Genetic Loci
Genetic Techniques
Genetic Variation
Genetics, Medical
Genome, Human
Genome-Wide Association Study
Genomics
Genotype
Germ-Line Mutation
Glioblastoma
Glioma
Glucose
Glutarates
Glutathione Transferase
Guanylate Cyclase
HCT116 Cells
Hematopoiesis
Histidine
Histone-Lysine N-Methyltransferase
Histones
Homeodomain Proteins
Humans
Hybridomas
Hypoxia
Hypoxia-Inducible Factor 1
Imidazoles
Immunoblotting
Immunohistochemistry
Immunoprecipitation
In Situ Hybridization, Fluorescence
Interferon Type I
Interferon-alpha
Interferon-gamma
Isocitrate Dehydrogenase
Isocitrates
Janus Kinase 1
Kaplan-Meier Estimate
Karyotyping
Ketoglutaric Acids
Kruppel-Like Transcription Factors
Lactates
Leukemia, Myeloid, Acute
Ligands
Loss of Heterozygosity
Lymphocytes
Magnetics
Male
Medulloblastoma
Melanoma
Metabolome
Methylation
Methylene Blue
Mice
Mice, Inbred BALB C
Mice, Nude
Mice, Transgenic
MicroRNAs
Microsatellite Instability
Microsatellite Repeats
Microtubule-Associated Proteins
Middle Aged
Models, Biological
Models, Molecular
Molecular Sequence Data
Moths
MutS Homolog 2 Protein
Mutagenesis, Site-Directed
Mutant Proteins
Mutation
Mutation, Missense
Neoplasm Grading
Neoplasm Transplantation
Neoplasms
Neoplasms, Experimental
Neural Stem Cells
Oligodendroglioma
Oncogenes
Otx Transcription Factors
Phenotype
Phenylurea Compounds
Phosphatidylinositol 3-Kinases
Phosphoric Monoester Hydrolases
Phosphotyrosine
Physical Chromosome Mapping
Point Mutation
Polymerase Chain Reaction
Polymorphism, Genetic
Polymorphism, Single Nucleotide
Procollagen-Proline Dioxygenase
Prognosis
Promoter Regions, Genetic
Protein Biosynthesis
Protein Conformation
Protein Engineering
Protein Kinases
Protein Processing, Post-Translational
Protein Structure, Tertiary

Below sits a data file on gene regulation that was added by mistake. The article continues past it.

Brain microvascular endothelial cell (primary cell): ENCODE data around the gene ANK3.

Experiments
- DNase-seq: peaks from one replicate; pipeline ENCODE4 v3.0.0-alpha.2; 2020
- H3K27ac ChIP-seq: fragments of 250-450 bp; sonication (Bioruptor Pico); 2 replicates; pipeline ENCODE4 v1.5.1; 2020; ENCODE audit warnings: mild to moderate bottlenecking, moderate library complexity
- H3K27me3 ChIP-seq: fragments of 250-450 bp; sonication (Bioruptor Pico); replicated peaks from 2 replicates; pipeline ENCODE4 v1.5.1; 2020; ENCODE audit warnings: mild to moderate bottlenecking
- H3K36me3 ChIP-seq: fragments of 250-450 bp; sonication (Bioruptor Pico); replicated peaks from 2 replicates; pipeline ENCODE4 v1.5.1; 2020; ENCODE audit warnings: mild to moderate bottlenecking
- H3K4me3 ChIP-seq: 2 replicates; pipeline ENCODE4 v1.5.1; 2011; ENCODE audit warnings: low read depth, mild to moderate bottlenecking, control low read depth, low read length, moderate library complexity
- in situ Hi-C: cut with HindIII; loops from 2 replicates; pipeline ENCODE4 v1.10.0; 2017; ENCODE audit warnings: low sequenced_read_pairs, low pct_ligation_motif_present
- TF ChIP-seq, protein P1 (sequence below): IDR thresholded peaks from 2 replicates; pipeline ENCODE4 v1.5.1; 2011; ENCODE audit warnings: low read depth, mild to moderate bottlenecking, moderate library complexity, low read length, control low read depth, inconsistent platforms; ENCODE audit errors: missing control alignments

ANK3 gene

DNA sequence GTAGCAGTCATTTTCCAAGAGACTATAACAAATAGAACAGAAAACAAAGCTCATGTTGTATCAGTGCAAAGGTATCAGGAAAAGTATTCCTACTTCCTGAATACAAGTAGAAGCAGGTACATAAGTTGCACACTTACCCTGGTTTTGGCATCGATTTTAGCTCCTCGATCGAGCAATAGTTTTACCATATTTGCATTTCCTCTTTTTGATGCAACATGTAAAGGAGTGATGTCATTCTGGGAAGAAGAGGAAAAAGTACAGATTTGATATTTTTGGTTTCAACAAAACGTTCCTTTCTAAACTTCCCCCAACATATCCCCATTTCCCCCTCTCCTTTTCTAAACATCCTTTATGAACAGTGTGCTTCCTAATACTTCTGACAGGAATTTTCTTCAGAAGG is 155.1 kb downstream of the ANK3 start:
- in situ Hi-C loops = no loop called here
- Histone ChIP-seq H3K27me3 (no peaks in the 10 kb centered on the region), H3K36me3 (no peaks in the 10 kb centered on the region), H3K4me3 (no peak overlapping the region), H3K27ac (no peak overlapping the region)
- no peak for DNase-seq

Protein Tyrosine Phosphatase, Non-Receptor Type 13
Protein Tyrosine Phosphatase, Non-Receptor Type 3
Protein Tyrosine Phosphatases
Protein-Tyrosine Kinases
Proto-Oncogene Proteins
RNA Interference
RNA, Messenger
RNA, Small Interfering
Real-Time Polymerase Chain Reaction
Receptor Protein-Tyrosine Kinases
Receptor, Epidermal Growth Factor
Receptor, Interferon alpha-beta
Receptor, Notch2
Receptor, trkC
Receptor-Like Protein Tyrosine Phosphatases, Class 2
Receptor-Like Protein Tyrosine Phosphatases, Class 5
Receptors, Cell Surface
Receptors, Cytokine
Receptors, Interferon
Recombinant Fusion Proteins
Repressor Proteins
Reverse Transcriptase Polymerase Chain Reaction
Rhombencephalon
Risk Factors
S100 Proteins
STAT1 Transcription Factor
STAT2 Transcription Factor
Saccharomyces cerevisiae
Sequence Analysis, DNA
Sequence Deletion
Signal Transduction
Spodoptera
Stomach
Stomach Neoplasms
Streptolysins
Sulfonamides
Suppressor of Cytokine Signaling Proteins
Survival Rate
TYK2 Kinase
Telomerase
Telomere
Templates, Genetic
Tolonium Chloride
Trans-Activators
Transcription, Genetic
Transfection
Tretinoin
Tumor Cells, Cultured
Tumor Markers, Biological
Tumor Stem Cell Assay
Tumor Suppressor Protein p53
Tumor Suppressor Proteins
Tunicamycin
Tyrosine
Up-Regulation
Xenograft Model Antitumor Assays
Young Adult
src Homology Domains